Tiny pterosaur’s untimely end
This fossil egg (at left) of a pterosaur (flying reptile) is 53 mm (2.08 in) long and 41 mm (1.61 in) across. The pterosaur’s folded wings, tucked compactly inside the egg, give the embryo a wingspan of 27 cm (10½ in). Had it lived, researchers say that the embryo would have grown into a ‘medium-to-large pterosaur’, i.e. with a likely wingspan between three and six metres (10–20 ft).
Credit: Fossil egg part and counterpart photos provided by Xiao-Lin Wang and Zhong-He Zhou
Although fossilized dinosaur embryos are found all over the world, no-one had ever reported finding a pterosaur embryo … until now. A recent report in Nature describes a fossil embryo that is ‘unambiguously a pterosaur … enjoying its last few days in the egg’.1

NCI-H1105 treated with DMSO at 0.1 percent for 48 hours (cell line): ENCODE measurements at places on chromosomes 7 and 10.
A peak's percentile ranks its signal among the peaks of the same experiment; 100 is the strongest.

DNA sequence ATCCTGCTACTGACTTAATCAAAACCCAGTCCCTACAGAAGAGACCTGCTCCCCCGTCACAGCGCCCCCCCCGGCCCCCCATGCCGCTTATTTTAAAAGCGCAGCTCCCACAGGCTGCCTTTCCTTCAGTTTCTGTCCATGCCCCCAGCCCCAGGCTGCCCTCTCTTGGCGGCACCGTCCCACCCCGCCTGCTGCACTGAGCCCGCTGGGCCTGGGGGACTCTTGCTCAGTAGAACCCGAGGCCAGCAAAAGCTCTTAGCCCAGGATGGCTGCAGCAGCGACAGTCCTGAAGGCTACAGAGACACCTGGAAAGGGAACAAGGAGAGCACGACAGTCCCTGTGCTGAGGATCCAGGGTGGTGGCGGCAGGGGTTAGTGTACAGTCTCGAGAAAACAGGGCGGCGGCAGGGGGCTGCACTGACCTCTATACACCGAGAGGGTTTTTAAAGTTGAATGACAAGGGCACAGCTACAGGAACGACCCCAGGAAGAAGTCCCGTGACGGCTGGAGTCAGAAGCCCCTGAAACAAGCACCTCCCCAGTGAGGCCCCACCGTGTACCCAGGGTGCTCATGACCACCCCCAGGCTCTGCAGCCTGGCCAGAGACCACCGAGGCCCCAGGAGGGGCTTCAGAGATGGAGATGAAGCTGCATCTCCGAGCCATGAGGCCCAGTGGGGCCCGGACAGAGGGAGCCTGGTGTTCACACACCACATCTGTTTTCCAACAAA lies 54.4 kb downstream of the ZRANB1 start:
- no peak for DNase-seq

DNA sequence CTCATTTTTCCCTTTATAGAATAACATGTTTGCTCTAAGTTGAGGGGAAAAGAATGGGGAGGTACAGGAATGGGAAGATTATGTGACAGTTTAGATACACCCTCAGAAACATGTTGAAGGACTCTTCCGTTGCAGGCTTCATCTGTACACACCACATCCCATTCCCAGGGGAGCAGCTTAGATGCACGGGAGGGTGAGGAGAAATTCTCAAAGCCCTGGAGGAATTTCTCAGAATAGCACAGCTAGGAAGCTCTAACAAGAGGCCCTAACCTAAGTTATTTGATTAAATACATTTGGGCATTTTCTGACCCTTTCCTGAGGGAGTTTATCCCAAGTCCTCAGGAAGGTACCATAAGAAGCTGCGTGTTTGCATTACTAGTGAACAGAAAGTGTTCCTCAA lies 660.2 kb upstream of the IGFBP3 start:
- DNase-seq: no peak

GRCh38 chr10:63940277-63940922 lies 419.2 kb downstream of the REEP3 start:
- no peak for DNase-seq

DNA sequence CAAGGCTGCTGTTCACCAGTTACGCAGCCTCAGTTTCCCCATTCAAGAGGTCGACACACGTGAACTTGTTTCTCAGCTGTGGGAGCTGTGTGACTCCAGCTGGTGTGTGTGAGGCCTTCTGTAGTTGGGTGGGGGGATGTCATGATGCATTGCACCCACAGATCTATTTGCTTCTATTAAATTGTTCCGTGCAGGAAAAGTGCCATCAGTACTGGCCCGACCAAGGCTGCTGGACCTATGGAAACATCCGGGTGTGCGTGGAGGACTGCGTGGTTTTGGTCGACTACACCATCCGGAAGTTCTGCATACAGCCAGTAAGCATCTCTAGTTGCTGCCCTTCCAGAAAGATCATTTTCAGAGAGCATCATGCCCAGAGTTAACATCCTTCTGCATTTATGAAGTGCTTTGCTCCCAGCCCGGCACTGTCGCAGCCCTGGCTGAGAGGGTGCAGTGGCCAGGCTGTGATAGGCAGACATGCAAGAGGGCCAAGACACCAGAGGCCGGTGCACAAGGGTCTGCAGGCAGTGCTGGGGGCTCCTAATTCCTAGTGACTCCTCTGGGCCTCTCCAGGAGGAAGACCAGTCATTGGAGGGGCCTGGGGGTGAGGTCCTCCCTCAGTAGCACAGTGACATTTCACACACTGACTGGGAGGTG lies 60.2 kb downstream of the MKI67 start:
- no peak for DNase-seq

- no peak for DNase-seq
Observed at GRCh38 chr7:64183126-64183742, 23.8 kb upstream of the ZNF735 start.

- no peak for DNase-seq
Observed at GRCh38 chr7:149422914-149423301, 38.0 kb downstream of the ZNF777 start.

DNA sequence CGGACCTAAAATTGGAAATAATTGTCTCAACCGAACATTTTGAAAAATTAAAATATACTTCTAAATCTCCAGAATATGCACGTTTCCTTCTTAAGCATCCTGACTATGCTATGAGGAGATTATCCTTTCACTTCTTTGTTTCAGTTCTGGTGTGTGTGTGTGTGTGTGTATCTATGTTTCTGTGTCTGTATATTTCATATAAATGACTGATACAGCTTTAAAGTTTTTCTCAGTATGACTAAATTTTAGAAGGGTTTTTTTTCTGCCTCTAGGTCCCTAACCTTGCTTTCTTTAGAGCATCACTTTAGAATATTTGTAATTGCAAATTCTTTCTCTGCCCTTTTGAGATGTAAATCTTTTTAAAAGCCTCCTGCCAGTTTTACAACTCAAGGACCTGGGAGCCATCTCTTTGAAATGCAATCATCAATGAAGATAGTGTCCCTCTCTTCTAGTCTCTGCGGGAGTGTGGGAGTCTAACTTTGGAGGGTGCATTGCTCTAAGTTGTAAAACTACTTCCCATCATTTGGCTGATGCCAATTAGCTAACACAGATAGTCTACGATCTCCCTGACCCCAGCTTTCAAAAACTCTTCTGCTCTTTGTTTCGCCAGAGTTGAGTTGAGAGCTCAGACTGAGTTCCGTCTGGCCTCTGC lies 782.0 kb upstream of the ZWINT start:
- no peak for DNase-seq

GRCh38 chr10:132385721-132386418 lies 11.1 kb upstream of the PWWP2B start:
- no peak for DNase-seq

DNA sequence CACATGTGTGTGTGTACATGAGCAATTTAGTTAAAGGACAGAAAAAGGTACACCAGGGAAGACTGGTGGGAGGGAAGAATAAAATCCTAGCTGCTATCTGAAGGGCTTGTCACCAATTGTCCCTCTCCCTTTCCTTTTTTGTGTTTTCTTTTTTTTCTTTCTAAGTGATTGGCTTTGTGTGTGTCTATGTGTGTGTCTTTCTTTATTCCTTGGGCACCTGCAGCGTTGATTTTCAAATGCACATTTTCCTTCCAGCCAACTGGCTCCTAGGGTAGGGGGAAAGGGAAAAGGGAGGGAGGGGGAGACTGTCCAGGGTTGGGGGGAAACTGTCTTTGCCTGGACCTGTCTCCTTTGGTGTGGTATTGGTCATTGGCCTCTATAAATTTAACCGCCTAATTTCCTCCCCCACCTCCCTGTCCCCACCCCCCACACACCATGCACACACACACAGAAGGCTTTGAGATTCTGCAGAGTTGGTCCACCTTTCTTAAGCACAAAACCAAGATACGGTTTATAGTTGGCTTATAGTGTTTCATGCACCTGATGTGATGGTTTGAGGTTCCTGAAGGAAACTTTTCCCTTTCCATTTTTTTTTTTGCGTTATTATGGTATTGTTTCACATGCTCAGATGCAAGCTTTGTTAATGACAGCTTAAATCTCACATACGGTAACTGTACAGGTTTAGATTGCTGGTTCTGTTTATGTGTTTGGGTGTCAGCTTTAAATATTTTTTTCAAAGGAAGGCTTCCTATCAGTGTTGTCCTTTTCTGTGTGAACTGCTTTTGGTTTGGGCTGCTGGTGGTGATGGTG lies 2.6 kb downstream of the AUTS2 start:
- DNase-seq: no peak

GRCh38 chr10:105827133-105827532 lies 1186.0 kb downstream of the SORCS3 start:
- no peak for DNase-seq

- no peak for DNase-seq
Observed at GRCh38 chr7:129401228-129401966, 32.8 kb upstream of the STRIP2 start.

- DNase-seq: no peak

Unearthed in Liaoning, China, the fossil shows details of the ‘exquisitely preserved’ embryonic skeleton in its egg, thus confirming that pterosaurs were indeed egg-layers. Incredibly, wing membrane fibres and large patches of skin imprints are also preserved.
‘Preservation of such delicate tissues with the skeleton and eggshell probably indicates the embryo was killed and deposited quickly as a result of a natural disaster, such as a volcanic eruption’, say the researchers.
But which disaster? Surely the global Flood of Noah’s time (Genesis 6–9) would explain why we find mass deposits of fossils, many ‘exquisitely preserved’, indicating rapid burial, right around the world.
- Wang, X. and Zhou, Z., Pterosaur embryo from the Early Cretaceous, Nature 429(6992):621, 2004. Return to text.